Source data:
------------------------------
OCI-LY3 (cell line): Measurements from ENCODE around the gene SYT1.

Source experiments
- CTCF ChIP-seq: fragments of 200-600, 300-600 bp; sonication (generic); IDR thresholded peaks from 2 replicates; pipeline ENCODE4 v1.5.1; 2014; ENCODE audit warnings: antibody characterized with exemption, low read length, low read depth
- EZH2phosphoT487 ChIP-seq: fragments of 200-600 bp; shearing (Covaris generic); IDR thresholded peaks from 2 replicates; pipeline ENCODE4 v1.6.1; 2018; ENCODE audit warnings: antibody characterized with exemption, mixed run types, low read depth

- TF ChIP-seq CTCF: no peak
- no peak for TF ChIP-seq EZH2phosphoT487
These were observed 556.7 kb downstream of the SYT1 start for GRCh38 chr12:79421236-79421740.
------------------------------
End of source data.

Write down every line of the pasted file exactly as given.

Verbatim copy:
OCI-LY3 (cell line): Measurements from ENCODE around the gene SYT1.

Source experiments
- CTCF ChIP-seq: fragments of 200-600, 300-600 bp; sonication (generic); IDR thresholded peaks from 2 replicates; pipeline ENCODE4 v1.5.1; 2014; ENCODE audit warnings: antibody characterized with exemption, low read length, low read depth
- EZH2phosphoT487 ChIP-seq: fragments of 200-600 bp; shearing (Covaris generic); IDR thresholded peaks from 2 replicates; pipeline ENCODE4 v1.6.1; 2018; ENCODE audit warnings: antibody characterized with exemption, mixed run types, low read depth

- TF ChIP-seq CTCF: no peak
- no peak for TF ChIP-seq EZH2phosphoT487
These were observed 556.7 kb downstream of the SYT1 start for GRCh38 chr12:79421236-79421740.